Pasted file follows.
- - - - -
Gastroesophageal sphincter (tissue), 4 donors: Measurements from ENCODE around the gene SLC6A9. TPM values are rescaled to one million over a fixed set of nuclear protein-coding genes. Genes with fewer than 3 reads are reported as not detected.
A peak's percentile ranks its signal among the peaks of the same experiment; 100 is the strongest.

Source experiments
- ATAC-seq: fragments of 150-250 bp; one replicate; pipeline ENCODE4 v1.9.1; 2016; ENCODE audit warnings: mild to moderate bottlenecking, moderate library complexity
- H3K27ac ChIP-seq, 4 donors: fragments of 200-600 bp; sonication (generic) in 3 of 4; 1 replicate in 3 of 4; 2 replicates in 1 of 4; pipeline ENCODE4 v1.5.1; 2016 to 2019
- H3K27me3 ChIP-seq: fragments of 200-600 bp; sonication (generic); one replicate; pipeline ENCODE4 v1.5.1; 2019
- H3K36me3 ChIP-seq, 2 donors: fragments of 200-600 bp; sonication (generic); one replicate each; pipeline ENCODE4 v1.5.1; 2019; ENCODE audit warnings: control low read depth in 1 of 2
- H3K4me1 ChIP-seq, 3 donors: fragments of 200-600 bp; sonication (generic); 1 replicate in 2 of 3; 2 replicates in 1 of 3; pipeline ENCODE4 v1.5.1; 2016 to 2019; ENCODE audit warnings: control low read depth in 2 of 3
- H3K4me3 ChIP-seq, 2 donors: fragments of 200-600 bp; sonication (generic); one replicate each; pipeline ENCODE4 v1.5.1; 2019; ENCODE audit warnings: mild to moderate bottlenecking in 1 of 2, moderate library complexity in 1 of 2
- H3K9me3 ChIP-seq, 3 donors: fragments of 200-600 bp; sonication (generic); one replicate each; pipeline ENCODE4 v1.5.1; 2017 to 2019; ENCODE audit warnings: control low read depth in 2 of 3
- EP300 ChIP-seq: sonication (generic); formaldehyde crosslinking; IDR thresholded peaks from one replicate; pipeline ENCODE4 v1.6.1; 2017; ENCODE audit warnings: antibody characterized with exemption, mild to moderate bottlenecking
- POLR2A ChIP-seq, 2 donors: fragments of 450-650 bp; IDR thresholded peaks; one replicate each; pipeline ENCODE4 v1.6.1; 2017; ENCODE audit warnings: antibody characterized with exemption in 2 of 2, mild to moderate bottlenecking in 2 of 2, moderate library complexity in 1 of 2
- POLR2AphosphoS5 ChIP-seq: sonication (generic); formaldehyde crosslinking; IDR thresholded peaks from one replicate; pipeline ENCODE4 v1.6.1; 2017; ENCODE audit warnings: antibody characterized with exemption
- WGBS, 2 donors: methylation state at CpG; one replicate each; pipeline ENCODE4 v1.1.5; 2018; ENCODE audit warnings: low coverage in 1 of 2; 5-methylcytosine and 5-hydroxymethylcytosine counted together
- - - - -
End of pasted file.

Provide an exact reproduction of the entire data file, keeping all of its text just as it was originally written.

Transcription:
Gastroesophageal sphincter (tissue), 4 donors: Measurements from ENCODE around the gene SLC6A9. TPM values are rescaled to one million over a fixed set of nuclear protein-coding genes. Genes with fewer than 3 reads are reported as not detected.
A peak's percentile ranks its signal among the peaks of the same experiment; 100 is the strongest.

Source experiments
- ATAC-seq: fragments of 150-250 bp; one replicate; pipeline ENCODE4 v1.9.1; 2016; ENCODE audit warnings: mild to moderate bottlenecking, moderate library complexity
- H3K27ac ChIP-seq, 4 donors: fragments of 200-600 bp; sonication (generic) in 3 of 4; 1 replicate in 3 of 4; 2 replicates in 1 of 4; pipeline ENCODE4 v1.5.1; 2016 to 2019
- H3K27me3 ChIP-seq: fragments of 200-600 bp; sonication (generic); one replicate; pipeline ENCODE4 v1.5.1; 2019
- H3K36me3 ChIP-seq, 2 donors: fragments of 200-600 bp; sonication (generic); one replicate each; pipeline ENCODE4 v1.5.1; 2019; ENCODE audit warnings: control low read depth in 1 of 2
- H3K4me1 ChIP-seq, 3 donors: fragments of 200-600 bp; sonication (generic); 1 replicate in 2 of 3; 2 replicates in 1 of 3; pipeline ENCODE4 v1.5.1; 2016 to 2019; ENCODE audit warnings: control low read depth in 2 of 3
- H3K4me3 ChIP-seq, 2 donors: fragments of 200-600 bp; sonication (generic); one replicate each; pipeline ENCODE4 v1.5.1; 2019; ENCODE audit warnings: mild to moderate bottlenecking in 1 of 2, moderate library complexity in 1 of 2
- H3K9me3 ChIP-seq, 3 donors: fragments of 200-600 bp; sonication (generic); one replicate each; pipeline ENCODE4 v1.5.1; 2017 to 2019; ENCODE audit warnings: control low read depth in 2 of 3
- EP300 ChIP-seq: sonication (generic); formaldehyde crosslinking; IDR thresholded peaks from one replicate; pipeline ENCODE4 v1.6.1; 2017; ENCODE audit warnings: antibody characterized with exemption, mild to moderate bottlenecking
- POLR2A ChIP-seq, 2 donors: fragments of 450-650 bp; IDR thresholded peaks; one replicate each; pipeline ENCODE4 v1.6.1; 2017; ENCODE audit warnings: antibody characterized with exemption in 2 of 2, mild to moderate bottlenecking in 2 of 2, moderate library complexity in 1 of 2
- POLR2AphosphoS5 ChIP-seq: sonication (generic); formaldehyde crosslinking; IDR thresholded peaks from one replicate; pipeline ENCODE4 v1.6.1; 2017; ENCODE audit warnings: antibody characterized with exemption
- WGBS, 2 donors: methylation state at CpG; one replicate each; pipeline ENCODE4 v1.1.5; 2018; ENCODE audit warnings: low coverage in 1 of 2; 5-methylcytosine and 5-hydroxymethylcytosine counted together